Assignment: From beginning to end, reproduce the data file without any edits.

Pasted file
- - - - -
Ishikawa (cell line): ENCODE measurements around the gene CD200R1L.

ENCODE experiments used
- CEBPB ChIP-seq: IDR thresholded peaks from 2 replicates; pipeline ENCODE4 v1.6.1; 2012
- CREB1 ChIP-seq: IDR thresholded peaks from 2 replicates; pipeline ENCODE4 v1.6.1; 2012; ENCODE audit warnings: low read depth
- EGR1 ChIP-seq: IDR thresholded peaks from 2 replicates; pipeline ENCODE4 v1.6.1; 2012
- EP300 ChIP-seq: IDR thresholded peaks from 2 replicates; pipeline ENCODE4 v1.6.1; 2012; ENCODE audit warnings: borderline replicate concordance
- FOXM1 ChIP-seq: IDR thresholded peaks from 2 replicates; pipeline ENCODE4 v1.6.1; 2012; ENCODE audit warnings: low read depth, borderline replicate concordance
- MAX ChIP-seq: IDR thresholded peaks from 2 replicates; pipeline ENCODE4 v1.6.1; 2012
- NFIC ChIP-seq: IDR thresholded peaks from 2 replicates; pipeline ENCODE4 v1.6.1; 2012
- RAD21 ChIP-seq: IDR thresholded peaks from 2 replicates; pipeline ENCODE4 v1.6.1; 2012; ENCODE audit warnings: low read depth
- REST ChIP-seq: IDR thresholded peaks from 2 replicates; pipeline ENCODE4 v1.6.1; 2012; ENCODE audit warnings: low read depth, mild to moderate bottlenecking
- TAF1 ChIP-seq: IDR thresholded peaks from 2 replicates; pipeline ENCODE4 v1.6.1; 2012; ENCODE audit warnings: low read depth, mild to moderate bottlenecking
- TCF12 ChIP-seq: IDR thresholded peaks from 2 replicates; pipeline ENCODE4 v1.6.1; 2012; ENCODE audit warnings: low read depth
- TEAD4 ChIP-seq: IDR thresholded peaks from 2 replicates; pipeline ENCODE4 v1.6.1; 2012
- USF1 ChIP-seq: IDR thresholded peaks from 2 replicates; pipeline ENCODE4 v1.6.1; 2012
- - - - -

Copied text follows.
Ishikawa (cell line): ENCODE measurements around the gene CD200R1L.

ENCODE experiments used
- CEBPB ChIP-seq: IDR thresholded peaks from 2 replicates; pipeline ENCODE4 v1.6.1; 2012
- CREB1 ChIP-seq: IDR thresholded peaks from 2 replicates; pipeline ENCODE4 v1.6.1; 2012; ENCODE audit warnings: low read depth
- EGR1 ChIP-seq: IDR thresholded peaks from 2 replicates; pipeline ENCODE4 v1.6.1; 2012
- EP300 ChIP-seq: IDR thresholded peaks from 2 replicates; pipeline ENCODE4 v1.6.1; 2012; ENCODE audit warnings: borderline replicate concordance
- FOXM1 ChIP-seq: IDR thresholded peaks from 2 replicates; pipeline ENCODE4 v1.6.1; 2012; ENCODE audit warnings: low read depth, borderline replicate concordance
- MAX ChIP-seq: IDR thresholded peaks from 2 replicates; pipeline ENCODE4 v1.6.1; 2012
- NFIC ChIP-seq: IDR thresholded peaks from 2 replicates; pipeline ENCODE4 v1.6.1; 2012
- RAD21 ChIP-seq: IDR thresholded peaks from 2 replicates; pipeline ENCODE4 v1.6.1; 2012; ENCODE audit warnings: low read depth
- REST ChIP-seq: IDR thresholded peaks from 2 replicates; pipeline ENCODE4 v1.6.1; 2012; ENCODE audit warnings: low read depth, mild to moderate bottlenecking
- TAF1 ChIP-seq: IDR thresholded peaks from 2 replicates; pipeline ENCODE4 v1.6.1; 2012; ENCODE audit warnings: low read depth, mild to moderate bottlenecking
- TCF12 ChIP-seq: IDR thresholded peaks from 2 replicates; pipeline ENCODE4 v1.6.1; 2012; ENCODE audit warnings: low read depth
- TEAD4 ChIP-seq: IDR thresholded peaks from 2 replicates; pipeline ENCODE4 v1.6.1; 2012
- USF1 ChIP-seq: IDR thresholded peaks from 2 replicates; pipeline ENCODE4 v1.6.1; 2012